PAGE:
Not broken but drilled and drained (photo Pete Stollery)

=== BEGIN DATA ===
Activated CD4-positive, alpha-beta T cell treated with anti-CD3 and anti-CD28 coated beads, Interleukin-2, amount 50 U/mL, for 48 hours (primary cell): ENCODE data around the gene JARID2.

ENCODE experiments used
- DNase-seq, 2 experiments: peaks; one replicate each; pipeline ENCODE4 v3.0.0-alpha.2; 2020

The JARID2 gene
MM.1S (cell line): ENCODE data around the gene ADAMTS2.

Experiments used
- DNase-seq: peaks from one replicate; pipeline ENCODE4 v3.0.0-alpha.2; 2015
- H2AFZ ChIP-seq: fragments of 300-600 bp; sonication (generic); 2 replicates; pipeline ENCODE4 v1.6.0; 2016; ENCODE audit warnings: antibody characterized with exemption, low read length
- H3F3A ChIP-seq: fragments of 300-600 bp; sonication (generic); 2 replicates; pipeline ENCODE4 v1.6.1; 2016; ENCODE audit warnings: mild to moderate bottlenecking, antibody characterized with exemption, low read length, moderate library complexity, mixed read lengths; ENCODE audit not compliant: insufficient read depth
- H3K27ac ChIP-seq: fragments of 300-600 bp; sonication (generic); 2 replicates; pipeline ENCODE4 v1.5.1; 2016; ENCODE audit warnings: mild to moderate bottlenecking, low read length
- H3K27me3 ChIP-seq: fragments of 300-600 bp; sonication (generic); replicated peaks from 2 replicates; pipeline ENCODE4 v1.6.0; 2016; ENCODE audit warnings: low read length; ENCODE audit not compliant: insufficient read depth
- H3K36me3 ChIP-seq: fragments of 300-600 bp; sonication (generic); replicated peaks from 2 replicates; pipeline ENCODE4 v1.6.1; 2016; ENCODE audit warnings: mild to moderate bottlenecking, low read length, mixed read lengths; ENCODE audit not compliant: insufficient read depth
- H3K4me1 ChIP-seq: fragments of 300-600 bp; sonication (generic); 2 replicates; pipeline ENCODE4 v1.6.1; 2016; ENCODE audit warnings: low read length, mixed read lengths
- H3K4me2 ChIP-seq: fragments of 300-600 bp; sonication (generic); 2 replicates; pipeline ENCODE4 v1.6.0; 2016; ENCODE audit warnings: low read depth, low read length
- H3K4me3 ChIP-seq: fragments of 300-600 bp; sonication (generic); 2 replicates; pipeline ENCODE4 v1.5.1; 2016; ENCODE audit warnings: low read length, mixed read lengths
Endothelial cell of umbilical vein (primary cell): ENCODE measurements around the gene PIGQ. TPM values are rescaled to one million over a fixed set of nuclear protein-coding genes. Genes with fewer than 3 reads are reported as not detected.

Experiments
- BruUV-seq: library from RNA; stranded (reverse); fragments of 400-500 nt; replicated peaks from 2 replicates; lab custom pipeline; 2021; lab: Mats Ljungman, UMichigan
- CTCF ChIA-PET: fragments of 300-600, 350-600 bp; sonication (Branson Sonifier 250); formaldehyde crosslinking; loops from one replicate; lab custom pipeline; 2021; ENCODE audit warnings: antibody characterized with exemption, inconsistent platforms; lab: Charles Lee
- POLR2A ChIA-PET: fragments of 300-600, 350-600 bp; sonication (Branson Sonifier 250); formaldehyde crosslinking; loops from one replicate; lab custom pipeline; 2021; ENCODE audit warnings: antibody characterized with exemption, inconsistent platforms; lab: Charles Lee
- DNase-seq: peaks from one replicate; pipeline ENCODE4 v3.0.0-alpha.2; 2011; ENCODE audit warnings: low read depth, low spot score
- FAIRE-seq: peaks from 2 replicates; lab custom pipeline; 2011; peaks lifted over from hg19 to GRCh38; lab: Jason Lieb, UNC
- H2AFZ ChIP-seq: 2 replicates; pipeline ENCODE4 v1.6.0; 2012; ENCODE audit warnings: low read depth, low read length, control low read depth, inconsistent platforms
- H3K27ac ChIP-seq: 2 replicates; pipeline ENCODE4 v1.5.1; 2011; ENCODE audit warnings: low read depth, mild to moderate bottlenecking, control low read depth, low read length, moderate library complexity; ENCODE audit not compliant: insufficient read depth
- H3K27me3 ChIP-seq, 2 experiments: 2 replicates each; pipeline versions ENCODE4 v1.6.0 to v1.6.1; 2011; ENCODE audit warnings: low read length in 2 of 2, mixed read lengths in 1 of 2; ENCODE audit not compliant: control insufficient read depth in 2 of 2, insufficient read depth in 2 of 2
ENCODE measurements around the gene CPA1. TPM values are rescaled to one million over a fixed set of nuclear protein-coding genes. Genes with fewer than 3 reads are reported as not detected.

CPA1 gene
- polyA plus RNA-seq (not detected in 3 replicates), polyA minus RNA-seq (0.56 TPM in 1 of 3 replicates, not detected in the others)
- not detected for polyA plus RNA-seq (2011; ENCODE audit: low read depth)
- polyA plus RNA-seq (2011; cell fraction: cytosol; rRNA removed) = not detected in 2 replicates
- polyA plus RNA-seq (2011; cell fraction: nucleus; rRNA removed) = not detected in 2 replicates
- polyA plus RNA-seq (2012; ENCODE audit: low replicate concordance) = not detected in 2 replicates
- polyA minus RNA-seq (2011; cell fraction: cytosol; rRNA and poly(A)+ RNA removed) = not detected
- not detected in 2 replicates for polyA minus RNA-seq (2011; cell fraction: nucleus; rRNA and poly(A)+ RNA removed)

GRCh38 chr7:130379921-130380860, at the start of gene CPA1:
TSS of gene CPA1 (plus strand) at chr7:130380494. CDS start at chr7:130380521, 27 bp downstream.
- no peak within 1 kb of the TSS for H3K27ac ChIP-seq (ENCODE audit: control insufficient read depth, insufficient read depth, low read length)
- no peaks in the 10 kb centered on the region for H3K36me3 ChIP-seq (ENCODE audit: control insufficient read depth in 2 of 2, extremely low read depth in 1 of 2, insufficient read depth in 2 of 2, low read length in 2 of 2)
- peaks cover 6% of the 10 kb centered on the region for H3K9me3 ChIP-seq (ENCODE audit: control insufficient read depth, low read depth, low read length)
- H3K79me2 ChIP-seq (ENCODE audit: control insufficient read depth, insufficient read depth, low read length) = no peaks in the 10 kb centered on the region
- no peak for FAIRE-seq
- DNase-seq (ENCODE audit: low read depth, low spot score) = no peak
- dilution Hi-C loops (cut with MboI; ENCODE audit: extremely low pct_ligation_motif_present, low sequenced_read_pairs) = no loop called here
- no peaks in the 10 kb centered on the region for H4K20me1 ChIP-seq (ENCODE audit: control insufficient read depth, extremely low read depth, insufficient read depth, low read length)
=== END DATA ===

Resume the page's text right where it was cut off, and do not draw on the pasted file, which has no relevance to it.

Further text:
I jumped in the passenger seat and turned on the ignition while Pete cleaned his hands.  The van made a strange scream and whirring noise which eventually settled.  Pete jumped back into the drivers seat and for the second time that evening we said in unison “What the F**# was that?” Pete pulled out from the lay by and almost immediately we both noticed the lights on the van dash… Pete then said “Cliff I have no power steering!”.  What the hell was going on this evening was beyond both Pete and myself…It kind of reminded me of the film Final Destination, where those who had cheated death were chased until the inevitable happened…DEATH!  Pete pulled over again and said he just wanted to check he could actually steer…It was his call, if he could drive without the power steering I was happy for him to continue.  We continued down the A1 and took the slip road for the A19 and the Tyne Tunnel…wishing this night would end (not in a Final Destination way though!).  During this drive we received a call from my wife who said they had located Petes van in Penrith but could we confirm the make/model and registration number as they were having difficulty getting the key to work…  After a few expletives from Pete he realised that his girlfriend (soon to be wife) had given my wife the wrong spare key.  Lynne my wife and Aaron my Son were now stuck in Penrith.  Pete made the ‘calm’ phone call to his fiancée and explained the situation and that she would have to take the actual key over to Penrith to meet Lynne and Aaron.  What made this worse is Lynne had told us how bad the weather was going over the Pennines and that fog was getting thicker.  I felt I needed to talk to Pete’s Fiancée and tell her not to rush and to take care, all the while thinking about Final Destination!  All seemed well for Pete and myself now until just beyond Sunderland when in the middle of the dual carriage way with the rain coming down, all electrics to the van ceased to work.  We couldn’t even drop the windows to see out.  Somehow Pete managed to drive off the A19 and into a pub car park and safety.  Surely this was the end of the ‘events’?